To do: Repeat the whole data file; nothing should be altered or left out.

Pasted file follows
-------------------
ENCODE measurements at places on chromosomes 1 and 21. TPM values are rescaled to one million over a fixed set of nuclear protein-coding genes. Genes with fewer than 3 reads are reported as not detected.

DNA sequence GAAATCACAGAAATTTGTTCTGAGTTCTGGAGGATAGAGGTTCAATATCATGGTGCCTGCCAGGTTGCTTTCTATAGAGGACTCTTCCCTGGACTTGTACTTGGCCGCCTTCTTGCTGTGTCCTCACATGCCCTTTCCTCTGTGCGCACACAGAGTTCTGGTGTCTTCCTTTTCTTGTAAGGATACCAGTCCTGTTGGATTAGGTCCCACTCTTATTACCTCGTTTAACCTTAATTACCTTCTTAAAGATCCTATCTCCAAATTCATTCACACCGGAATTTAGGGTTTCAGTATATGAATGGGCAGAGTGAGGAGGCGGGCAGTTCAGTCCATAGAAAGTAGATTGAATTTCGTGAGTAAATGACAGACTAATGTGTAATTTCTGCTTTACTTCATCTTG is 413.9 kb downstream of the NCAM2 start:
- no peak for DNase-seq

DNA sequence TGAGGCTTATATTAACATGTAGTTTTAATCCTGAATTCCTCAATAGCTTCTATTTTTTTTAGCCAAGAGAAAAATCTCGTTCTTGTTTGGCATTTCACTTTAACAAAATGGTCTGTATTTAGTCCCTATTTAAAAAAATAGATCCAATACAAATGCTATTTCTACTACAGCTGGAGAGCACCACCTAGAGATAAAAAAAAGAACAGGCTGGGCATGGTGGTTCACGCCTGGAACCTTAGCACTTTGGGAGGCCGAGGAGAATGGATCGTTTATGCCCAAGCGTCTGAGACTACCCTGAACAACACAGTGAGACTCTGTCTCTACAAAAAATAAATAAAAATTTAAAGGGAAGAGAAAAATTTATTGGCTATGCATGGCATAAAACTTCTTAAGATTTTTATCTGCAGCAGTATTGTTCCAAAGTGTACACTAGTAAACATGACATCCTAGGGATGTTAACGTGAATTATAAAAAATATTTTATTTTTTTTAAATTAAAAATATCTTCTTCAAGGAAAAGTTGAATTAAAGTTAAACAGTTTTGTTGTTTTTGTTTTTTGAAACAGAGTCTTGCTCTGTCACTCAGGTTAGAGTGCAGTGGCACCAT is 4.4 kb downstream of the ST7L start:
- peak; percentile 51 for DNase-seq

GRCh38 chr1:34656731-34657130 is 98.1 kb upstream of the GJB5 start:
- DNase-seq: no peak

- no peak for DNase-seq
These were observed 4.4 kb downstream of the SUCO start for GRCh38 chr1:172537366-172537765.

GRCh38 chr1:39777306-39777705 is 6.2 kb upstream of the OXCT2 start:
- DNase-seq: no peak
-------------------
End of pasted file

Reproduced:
ENCODE measurements at places on chromosomes 1 and 21. TPM values are rescaled to one million over a fixed set of nuclear protein-coding genes. Genes with fewer than 3 reads are reported as not detected.

DNA sequence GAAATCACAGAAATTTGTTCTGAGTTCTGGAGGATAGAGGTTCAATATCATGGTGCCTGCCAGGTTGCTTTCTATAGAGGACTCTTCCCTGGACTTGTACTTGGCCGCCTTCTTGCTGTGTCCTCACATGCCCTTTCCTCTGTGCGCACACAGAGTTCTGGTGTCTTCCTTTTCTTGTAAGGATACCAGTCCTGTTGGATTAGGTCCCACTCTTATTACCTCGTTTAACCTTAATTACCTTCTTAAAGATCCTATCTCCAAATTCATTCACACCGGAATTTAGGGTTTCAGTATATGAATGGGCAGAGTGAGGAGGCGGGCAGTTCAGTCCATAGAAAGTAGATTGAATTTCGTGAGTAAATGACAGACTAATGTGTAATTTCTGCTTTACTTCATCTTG is 413.9 kb downstream of the NCAM2 start:
- no peak for DNase-seq

DNA sequence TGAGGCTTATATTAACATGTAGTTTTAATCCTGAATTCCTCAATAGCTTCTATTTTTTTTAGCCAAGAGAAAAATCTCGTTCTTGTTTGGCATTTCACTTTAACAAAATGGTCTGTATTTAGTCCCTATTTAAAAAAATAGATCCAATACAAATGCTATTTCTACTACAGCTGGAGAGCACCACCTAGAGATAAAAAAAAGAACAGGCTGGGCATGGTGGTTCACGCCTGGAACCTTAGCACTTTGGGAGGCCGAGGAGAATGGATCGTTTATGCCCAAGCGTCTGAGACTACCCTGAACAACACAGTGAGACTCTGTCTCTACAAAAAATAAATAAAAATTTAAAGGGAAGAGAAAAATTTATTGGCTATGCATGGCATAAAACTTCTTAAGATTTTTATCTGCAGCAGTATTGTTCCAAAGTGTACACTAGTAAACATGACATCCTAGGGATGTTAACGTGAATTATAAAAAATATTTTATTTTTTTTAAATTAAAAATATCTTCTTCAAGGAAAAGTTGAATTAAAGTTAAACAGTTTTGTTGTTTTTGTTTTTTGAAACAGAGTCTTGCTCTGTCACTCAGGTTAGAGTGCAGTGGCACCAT is 4.4 kb downstream of the ST7L start:
- peak; percentile 51 for DNase-seq

GRCh38 chr1:34656731-34657130 is 98.1 kb upstream of the GJB5 start:
- DNase-seq: no peak

- no peak for DNase-seq
These were observed 4.4 kb downstream of the SUCO start for GRCh38 chr1:172537366-172537765.

GRCh38 chr1:39777306-39777705 is 6.2 kb upstream of the OXCT2 start:
- DNase-seq: no peak